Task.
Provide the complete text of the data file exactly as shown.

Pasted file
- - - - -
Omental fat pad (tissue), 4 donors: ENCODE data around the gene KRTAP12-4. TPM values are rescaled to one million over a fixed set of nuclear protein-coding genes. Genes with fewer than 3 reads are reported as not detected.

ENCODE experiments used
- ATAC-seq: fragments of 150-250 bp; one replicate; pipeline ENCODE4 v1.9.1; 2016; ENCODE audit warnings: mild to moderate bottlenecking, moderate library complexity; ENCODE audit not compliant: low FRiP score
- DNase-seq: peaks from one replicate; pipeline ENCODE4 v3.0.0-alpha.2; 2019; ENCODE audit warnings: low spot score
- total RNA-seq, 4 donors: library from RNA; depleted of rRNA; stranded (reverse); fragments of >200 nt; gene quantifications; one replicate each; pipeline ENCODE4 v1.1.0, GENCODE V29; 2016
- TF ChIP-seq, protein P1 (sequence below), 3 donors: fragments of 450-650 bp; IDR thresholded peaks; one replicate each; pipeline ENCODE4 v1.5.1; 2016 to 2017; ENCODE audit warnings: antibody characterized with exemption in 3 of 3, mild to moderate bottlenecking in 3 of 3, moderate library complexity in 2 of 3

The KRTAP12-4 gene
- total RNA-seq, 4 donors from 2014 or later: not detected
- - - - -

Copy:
Omental fat pad (tissue), 4 donors: ENCODE data around the gene KRTAP12-4. TPM values are rescaled to one million over a fixed set of nuclear protein-coding genes. Genes with fewer than 3 reads are reported as not detected.

ENCODE experiments used
- ATAC-seq: fragments of 150-250 bp; one replicate; pipeline ENCODE4 v1.9.1; 2016; ENCODE audit warnings: mild to moderate bottlenecking, moderate library complexity; ENCODE audit not compliant: low FRiP score
- DNase-seq: peaks from one replicate; pipeline ENCODE4 v3.0.0-alpha.2; 2019; ENCODE audit warnings: low spot score
- total RNA-seq, 4 donors: library from RNA; depleted of rRNA; stranded (reverse); fragments of >200 nt; gene quantifications; one replicate each; pipeline ENCODE4 v1.1.0, GENCODE V29; 2016
- TF ChIP-seq, protein P1 (sequence below), 3 donors: fragments of 450-650 bp; IDR thresholded peaks; one replicate each; pipeline ENCODE4 v1.5.1; 2016 to 2017; ENCODE audit warnings: antibody characterized with exemption in 3 of 3, mild to moderate bottlenecking in 3 of 3, moderate library complexity in 2 of 3

The KRTAP12-4 gene
- total RNA-seq, 4 donors from 2014 or later: not detected